- Hybrid striped bass: Hybrid striped bass were stocked annually during 1994-1998. Although an abundant population was established, angler interest in the fishery never developed and stocking was discontinued. As expected, gill net catch rates have declined from 10.6 (2000) to 1.0 fish/net night (2004). There are no future plans to stock hybrid striped bass.
- Black bass: 2003 fall electrofishing catch rate for largemouth bass (236.0/hour) increased considerably when compared to 1996 (77.0/hour), 1999 (62.0/hour), and the historical average (110.3/hour). Most of this increase was due to higher catch of 5 to 12-inch fish, reflecting relatively high recruitment rates. Since 1999, increased largemouth bass survival is a likely result of the rise in hydrilla coverage. Spring electrofishing data reflect a more stable population density (range – 52.5 to 114.0/hour) with similar size structure (PSD range – 54 to 69). Largemouth bass growth rates are excellent compared to ecological region averages with fish reaching legal size (> 14 inches) before age 3. Relative weights are also desirable with all values > 90 indicating improvement in condition since 1999. Recent stockings of Florida largemouth bass were successful, as allele frequencies increased from 6.7% in 1996 to 36.8% in 2003. Historically, catch rates of spotted bass were relatively high in Kurth Reservoir (21.8/hour). In 2003, the catch rate declined considerably to 9.0/hour, reflecting reduced population density likely attributable to competition with increasing numbers of largemouth bass.
- Crappie: Both black and white crappie densities are relatively low. Historically, trap net catch rates average 0.7 fish/net-night (white and black crappie combined). In 2003-2004, trap nets and gill nets captured only three black crappie and two white crappie, respectively.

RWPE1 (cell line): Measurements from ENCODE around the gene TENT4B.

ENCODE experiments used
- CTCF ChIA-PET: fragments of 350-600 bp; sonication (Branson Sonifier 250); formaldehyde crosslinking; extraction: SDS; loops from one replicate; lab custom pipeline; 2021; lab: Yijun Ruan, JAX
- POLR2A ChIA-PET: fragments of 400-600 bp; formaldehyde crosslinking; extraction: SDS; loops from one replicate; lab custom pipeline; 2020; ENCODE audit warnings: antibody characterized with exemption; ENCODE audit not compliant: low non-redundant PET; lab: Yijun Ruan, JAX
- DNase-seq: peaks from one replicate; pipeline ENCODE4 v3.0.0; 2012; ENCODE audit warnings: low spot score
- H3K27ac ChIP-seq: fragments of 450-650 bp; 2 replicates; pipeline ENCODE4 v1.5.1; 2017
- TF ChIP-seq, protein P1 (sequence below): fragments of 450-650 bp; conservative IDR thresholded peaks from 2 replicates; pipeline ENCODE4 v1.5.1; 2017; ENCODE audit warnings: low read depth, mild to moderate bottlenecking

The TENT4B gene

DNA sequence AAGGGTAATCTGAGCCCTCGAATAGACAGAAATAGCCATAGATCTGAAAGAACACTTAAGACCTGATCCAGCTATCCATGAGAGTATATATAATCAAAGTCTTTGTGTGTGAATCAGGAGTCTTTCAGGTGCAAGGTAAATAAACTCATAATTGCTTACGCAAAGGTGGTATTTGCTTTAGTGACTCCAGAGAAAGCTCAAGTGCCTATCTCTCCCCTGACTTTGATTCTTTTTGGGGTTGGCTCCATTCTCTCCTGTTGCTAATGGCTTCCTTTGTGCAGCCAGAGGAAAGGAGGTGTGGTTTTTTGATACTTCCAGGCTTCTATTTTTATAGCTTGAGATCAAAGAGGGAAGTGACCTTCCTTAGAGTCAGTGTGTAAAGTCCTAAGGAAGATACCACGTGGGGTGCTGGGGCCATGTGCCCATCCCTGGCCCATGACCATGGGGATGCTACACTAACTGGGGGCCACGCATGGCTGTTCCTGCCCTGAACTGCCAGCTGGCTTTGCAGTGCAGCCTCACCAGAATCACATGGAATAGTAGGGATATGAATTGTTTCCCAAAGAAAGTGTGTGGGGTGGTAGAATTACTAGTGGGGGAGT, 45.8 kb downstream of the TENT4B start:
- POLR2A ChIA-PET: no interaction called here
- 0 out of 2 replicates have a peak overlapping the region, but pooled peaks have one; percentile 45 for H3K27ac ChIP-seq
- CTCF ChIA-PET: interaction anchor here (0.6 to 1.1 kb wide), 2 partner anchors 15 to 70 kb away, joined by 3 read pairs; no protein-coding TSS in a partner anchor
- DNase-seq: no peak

- In 2003 production was stopped at the Abitibi Consolidated paper mill and its future is uncertain. Although public access is currently unaffected, reservoir closure is possible. Abitibi Consolidated will be contacted concerning the future of public access before any additional management activities are conducted at the reservoir.
- Based on current information, this reservoir should continue to be managed under current regulations. At this time, little is known about the fishery. In 2007, a spring season creel survey will be conducted to gather baseline information on total fishing effort and angler catch.
- Since its discovery at Kurth Reservoir in 1999, hydrilla expanded to cover 34% of the waterbody in 2002. Although this coverage level has benefited bluegill and largemouth bass recruitment, industrial water use was impeded at the Abitibi Consolidated water intake structure. In 2002, a vegetation management plan was developed and 1000 triploid grass carp were stocked at a conservative rate (5 fish/vegetated acre) in an attempt to reduce hydrilla coverage to 10-15%. In 2003, hydrilla coverage decreased to 20%. Annual vegetation surveys will be conducted to monitor trends in hydrilla abundance.
Performance Report as required by Federal Aid in Sport Fish Restoration Act Texas Federal Aid Project F-30-R-29 Statewide Freshwater Fisheries Monitoring and Management Program